1. May angels tenderly cradle this dear Fire Battalion Chief in heaven and his bereft loved ones. May angels protect all Firemen, First Responders, Pilots, Dozers and all beings. God bless all of you ???

  2. Subtle changes in terrain aren’t that easy to pick out from above, 100 feet isn’t much, but then when put in the context of standard drop on a VLAT being more like 200-250 feet AGL, it’s a significant difference. (SEATs generally drop 60-100 feet, LAT’s 150-200). Lead Planes are required for VLATs, hopefully those terrain nuances are something they can pick out prior to the final run, for whatever reason that may not have happened here (and there could be a number of factors of course) but they seem to be stressing (and least in the “official” report) that the 100 foot change is somehow a big factor. I can’t help but wonder if a wake turbulence issue was more of the real story, and with all the politics surrounding the 747 thus far, are we getting the truth? A tree that size snapping up high from CL 6??? Or even the other one, that size, getting blown over by CL 6? Not out of the realm of possibility, I’ve seen some amazing carnage from P2V drops at CL 6, but I can’t get past the wake turbulence possibility. I agree with other comment… they say the line is clear, when it really isn’t, or whoever makes the claim doesn’t really know for sure. I don’t agree the aircraft has an agility problem, it’s done some pretty impressive things. It does make wind though…I have a feeling we’ll be talking about this one a lot this winter, and the fate of the 747 is “up in the air” a little more so now, no twisted puns intended.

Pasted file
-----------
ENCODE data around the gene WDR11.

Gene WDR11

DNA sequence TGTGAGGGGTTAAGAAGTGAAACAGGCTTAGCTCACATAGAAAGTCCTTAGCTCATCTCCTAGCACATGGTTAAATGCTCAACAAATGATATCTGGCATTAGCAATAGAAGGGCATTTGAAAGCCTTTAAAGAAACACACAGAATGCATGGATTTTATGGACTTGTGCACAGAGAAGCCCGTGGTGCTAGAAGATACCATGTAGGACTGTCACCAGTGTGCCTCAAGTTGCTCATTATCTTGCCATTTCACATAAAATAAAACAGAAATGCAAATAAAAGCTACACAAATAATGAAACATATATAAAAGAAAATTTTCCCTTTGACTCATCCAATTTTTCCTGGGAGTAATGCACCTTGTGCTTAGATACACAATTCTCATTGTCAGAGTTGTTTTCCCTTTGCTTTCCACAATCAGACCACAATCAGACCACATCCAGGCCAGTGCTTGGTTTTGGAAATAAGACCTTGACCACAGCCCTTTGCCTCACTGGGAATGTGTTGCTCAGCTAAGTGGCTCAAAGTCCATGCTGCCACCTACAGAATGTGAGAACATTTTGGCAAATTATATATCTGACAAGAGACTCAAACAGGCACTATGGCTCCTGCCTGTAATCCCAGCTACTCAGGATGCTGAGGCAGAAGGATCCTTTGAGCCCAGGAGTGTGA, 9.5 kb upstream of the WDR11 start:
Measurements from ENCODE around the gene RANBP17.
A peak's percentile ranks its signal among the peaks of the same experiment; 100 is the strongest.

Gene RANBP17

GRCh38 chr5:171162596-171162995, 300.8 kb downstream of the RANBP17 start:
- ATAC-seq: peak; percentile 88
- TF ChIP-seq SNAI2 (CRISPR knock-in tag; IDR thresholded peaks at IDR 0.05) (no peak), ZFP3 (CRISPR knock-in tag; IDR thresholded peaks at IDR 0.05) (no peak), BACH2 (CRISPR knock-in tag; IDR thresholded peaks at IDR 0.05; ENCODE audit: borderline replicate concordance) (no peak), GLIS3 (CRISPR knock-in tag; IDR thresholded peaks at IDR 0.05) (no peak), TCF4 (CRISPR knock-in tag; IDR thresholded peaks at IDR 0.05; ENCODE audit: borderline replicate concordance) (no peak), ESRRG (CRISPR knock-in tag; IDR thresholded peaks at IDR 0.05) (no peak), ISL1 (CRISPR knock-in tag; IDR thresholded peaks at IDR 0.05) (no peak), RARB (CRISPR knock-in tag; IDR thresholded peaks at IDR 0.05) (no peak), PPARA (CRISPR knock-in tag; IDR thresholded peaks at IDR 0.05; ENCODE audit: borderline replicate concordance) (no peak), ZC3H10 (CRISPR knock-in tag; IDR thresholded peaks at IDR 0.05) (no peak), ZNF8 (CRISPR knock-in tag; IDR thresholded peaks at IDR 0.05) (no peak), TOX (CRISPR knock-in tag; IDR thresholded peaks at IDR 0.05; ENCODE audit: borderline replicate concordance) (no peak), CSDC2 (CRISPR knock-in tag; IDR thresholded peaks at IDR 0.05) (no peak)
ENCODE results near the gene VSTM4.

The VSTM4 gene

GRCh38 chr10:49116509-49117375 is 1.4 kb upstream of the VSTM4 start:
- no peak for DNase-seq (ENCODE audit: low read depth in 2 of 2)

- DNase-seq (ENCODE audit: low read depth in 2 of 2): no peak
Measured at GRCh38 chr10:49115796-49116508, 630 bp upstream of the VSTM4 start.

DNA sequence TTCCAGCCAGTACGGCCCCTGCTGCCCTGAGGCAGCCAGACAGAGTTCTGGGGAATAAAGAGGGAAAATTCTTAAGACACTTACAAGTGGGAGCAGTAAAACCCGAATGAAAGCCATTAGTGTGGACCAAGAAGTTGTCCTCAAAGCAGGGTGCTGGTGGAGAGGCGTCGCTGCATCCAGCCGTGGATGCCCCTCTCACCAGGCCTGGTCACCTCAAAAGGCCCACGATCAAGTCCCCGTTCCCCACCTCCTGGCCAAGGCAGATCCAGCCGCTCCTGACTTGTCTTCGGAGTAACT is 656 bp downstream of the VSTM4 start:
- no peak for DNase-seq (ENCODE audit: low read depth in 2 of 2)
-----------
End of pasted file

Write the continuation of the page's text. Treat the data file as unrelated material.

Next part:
3. People still need to get away from the drop. I see this often, ecspecially in CA. How many videos do we see of BC and coand rigs getting hammered with retardant? It is unacceptable.

    Drift from a SEAT is one thing, full coverage on a person from a LAT ot VLAT is different. I was DIVS on a fire in AZ when I heard a TFLD say line is clear. I saw him hiding until the last second as he rose out to video a ln RF come in on final. He was sent home the next day. His frownds on the team were upset at me. It is a cultural thing we need to address.

  4. Less than agile aircraft unable to make adjustments for ground elevation change could be the title of the report. One can argue the 747 has a place in fight fire. The complex terrain of steep California hills might not be the place.